|c. Omar Manejwala|
We all crave something. Our society is based upon cravings and addictions. What will satisfy me NOW; What will get me though THIS.
I met Dr. Omar Manejwala at my local Starbucks just last week. He was working on his forthcoming book, when he asked me about the trivia tournament he had overheard me talking about to the baristas. Later, I asked him about the phone conversation I had overheard with his publisher.
Are you writing a book? I asked.
His book is called Craving:Why We Can’t Get Enough by Hazelden Publishing, due out in spring 2013.
I was really excited. Do you talk about the reptilian brain? I eagerly asked him.
Throughout our conversation, I found out that not only does he have extensive knowledge of the reptilian brain, he had worked at the same hospital I do. He now works in LA, and, yes, his clients have included celebrities; but he’s not divulging which ones.
I was intrigued with the concept of his book, so I asked him what had sparked his interest in addiction. He has been in psychiatric practice for nearly a decade. While he started out with no interest in treating addiction, he quickly became the rock star of addictionology.
People’s cravings can adversely affect their lives and people don’t know to do with that.
He said he quickly realized the need for a book on cravings. With all his experience, he was definitely up to the job.
He told me,
Cravings originate in the paleo-brain. Frequently they are somewhat outside of our control. Interplay between deep brain structures, neo- cortex, memory, thoughts, experience and context generates [our] cravings. They are determined both by deep urges that develop mentally and [through our] experiences.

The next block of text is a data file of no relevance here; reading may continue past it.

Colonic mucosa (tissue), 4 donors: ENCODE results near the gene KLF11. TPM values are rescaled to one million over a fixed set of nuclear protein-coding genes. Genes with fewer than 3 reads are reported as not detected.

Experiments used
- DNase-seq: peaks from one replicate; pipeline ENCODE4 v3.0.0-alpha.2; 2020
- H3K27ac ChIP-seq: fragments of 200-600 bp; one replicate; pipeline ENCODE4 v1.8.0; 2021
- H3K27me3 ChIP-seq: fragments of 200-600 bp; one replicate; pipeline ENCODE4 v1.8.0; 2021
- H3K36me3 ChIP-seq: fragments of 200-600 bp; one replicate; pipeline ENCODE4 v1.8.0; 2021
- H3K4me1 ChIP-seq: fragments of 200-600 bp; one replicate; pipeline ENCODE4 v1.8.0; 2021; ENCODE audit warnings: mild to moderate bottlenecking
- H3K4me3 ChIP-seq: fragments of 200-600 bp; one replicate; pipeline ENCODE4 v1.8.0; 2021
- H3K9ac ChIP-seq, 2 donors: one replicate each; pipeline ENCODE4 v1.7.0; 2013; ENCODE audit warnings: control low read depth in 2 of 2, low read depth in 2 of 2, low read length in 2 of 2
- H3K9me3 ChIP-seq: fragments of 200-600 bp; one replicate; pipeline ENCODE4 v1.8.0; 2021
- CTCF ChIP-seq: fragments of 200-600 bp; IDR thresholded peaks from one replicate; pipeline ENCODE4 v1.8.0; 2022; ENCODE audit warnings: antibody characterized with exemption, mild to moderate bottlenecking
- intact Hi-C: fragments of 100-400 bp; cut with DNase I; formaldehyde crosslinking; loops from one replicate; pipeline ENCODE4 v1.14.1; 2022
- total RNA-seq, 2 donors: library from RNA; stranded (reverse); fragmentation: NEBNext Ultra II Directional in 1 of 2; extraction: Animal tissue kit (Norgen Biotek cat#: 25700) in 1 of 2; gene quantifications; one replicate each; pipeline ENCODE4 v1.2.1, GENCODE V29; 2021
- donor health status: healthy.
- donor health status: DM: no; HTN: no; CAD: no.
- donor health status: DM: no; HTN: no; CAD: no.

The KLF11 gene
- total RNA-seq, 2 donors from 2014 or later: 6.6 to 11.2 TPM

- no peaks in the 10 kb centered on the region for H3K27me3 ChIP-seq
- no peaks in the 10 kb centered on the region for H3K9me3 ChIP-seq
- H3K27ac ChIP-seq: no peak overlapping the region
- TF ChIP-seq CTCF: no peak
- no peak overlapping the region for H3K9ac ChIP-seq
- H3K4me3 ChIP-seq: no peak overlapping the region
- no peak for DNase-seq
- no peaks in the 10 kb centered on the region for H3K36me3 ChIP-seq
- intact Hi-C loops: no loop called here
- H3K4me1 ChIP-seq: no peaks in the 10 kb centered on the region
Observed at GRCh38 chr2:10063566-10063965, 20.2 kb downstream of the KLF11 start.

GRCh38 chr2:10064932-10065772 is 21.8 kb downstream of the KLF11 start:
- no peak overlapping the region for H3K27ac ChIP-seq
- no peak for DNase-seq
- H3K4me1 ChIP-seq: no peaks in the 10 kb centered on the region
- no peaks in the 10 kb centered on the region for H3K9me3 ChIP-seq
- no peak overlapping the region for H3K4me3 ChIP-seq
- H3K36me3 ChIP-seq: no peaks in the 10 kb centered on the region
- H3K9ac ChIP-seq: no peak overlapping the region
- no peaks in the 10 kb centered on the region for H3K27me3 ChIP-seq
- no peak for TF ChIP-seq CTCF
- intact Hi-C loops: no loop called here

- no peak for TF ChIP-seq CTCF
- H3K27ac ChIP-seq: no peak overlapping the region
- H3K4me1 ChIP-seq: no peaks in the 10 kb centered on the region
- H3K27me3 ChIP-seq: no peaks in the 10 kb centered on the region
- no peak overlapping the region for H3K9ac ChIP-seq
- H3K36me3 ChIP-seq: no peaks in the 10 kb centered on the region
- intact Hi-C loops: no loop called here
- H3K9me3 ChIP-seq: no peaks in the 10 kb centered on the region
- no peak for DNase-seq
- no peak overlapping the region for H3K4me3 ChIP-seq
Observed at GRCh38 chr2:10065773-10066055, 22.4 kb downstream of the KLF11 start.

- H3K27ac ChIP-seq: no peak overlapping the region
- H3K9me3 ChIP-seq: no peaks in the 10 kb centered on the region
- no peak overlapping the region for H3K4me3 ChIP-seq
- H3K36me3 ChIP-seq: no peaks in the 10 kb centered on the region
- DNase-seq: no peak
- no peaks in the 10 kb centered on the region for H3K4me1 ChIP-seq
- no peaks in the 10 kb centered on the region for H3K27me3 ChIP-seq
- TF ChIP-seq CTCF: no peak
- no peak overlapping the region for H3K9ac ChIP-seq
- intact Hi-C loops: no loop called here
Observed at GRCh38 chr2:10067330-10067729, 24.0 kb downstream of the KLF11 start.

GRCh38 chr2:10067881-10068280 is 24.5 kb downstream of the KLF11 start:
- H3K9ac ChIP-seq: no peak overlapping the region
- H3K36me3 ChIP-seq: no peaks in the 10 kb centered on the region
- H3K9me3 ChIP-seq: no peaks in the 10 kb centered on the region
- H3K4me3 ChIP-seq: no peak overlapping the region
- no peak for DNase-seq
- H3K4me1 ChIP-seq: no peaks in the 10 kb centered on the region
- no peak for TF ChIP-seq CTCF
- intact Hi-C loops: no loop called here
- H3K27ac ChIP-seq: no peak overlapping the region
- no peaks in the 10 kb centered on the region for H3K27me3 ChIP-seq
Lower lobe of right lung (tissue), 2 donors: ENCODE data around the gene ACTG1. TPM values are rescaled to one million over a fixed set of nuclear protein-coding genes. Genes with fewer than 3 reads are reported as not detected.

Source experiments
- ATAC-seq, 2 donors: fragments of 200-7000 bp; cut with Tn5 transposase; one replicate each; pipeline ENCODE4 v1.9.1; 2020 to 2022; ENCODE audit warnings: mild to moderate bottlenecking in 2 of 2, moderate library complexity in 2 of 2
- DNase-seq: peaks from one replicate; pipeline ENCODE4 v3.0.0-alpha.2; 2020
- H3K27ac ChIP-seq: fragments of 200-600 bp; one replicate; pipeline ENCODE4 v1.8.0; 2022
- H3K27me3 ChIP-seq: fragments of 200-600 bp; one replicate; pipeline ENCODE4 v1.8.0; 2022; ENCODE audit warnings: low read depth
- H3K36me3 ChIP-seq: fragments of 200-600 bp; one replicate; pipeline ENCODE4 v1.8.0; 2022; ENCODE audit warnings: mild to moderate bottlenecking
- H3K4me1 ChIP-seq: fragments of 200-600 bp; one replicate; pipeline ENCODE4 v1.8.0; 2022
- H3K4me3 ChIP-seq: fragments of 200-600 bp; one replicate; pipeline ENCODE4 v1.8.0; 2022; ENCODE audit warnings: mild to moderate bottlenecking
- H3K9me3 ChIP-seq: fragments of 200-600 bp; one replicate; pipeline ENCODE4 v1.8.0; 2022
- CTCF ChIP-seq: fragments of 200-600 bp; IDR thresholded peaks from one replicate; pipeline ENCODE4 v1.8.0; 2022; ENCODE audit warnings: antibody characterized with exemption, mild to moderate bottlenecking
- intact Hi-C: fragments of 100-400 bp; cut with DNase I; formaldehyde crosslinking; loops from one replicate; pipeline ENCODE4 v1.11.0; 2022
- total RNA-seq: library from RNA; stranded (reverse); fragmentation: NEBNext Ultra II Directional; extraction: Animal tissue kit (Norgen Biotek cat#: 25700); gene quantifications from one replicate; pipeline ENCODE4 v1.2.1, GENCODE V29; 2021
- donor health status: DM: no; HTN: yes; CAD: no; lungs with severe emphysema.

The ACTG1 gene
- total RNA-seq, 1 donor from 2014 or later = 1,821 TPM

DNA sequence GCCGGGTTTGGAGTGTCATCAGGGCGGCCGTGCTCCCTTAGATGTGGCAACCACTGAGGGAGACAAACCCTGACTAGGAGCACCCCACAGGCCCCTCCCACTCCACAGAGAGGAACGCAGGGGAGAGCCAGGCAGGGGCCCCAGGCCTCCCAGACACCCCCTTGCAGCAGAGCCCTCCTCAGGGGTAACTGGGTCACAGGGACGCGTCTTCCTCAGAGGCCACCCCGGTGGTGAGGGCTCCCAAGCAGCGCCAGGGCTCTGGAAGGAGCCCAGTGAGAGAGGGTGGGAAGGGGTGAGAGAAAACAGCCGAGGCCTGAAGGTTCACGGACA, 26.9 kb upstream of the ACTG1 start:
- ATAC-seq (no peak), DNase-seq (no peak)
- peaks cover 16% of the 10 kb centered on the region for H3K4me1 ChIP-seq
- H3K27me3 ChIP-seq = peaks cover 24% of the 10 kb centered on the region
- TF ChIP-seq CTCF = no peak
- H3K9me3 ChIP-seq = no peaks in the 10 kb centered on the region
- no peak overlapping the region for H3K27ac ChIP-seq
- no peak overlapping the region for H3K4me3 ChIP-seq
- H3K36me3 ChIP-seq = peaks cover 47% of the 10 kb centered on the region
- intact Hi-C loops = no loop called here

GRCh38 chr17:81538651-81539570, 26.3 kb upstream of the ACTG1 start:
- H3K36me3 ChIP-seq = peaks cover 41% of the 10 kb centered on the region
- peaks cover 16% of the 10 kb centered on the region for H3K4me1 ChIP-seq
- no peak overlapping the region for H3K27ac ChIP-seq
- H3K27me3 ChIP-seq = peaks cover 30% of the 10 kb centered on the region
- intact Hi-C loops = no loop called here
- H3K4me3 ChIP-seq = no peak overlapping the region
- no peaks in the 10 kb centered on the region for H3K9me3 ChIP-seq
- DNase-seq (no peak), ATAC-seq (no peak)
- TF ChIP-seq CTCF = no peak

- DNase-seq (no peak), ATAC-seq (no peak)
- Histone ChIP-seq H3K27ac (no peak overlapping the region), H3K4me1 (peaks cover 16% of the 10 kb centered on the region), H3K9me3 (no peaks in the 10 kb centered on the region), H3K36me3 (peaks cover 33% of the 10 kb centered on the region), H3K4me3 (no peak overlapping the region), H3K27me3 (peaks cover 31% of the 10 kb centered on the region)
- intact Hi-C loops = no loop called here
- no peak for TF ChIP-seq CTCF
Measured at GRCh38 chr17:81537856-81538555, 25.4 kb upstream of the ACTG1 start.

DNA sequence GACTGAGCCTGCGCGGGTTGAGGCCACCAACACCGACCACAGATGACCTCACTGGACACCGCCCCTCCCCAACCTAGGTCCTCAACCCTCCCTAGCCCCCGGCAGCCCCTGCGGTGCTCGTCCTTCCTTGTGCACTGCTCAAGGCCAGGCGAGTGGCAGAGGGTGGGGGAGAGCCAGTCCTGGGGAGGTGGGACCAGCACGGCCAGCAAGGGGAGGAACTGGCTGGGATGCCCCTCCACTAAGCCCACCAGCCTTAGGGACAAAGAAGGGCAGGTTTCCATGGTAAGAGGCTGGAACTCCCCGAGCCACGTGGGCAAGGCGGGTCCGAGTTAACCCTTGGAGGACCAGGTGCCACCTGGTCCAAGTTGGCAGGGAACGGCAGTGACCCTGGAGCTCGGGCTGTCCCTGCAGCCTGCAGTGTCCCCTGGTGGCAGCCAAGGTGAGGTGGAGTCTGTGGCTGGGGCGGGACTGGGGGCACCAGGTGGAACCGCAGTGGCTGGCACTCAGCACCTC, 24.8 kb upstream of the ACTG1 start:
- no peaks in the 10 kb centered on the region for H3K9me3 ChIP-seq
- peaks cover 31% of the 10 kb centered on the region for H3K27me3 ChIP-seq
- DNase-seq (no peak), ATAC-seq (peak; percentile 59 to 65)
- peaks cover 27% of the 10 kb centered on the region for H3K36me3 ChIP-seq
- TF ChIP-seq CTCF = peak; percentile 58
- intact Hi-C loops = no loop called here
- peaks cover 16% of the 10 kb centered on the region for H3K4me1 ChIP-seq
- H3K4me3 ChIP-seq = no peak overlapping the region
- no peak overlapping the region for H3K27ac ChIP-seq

Most people don’t seek treatment for their cravings, unless they are severe addictions, but when they have milder problems they won’t seek help.
I asked him what the number one secret to beating cravings was.
He listed a few for me:
the power of group, altruism, reframing situations, and forming new habits.
I asked him if he was somewhat jaded from all of his years doing this, if everything has become textbook, so to speak. I wanted to know if anything gets to him.
Anytime you are treating a devastating illness it can be tough. Often the family’s response is the hardest. Addiction is a family disease, the effects go on for years. Families are systems, they like homeostasis, if one member decides to get well, that can be a tremendous stress to the family. Its also incredibly rewarding work.
If you have any system and you change one part of it, the rest of it is forced to change.
People don’t like change, even good change. So he spends a lot of his efforts on helping and supporting families. He says, unlike a job, where you can just leave if you don’t like the way things are going, you often can’t choose to leave a family. So people feel trapped.
He’s seen families of adolescents in eating disorder treatment. Whether or not they admit it, the parents feel responsible for child’s eating disorders. They feel shame, shock. Even if they can’t admit that they feel guilty, they often do.
He says that the teen might complain to their parent about the difficulty of the treatment. The parent feels guilty and pulls them out of rehab, and then, of course, nothing changes.
He doesn’t like the word dysfunctional. It takes a lot more than you would think it takes [to change]. It takes forgiveness, acceptance, accountability and people need to clean up their messes.
He talks about the importance of systems. Just because you stop doing what you’re craving doesn’t mean you are cured. Take care of the problem, change your environment.
I asked him if he ever felt discouraged when, despite his best efforts, he couldn’t help someone.
He said that you hope you are making a difference even if someone doesn’t meet their goals. Instead of thinking in terms of success and failure, think in terms of the journey.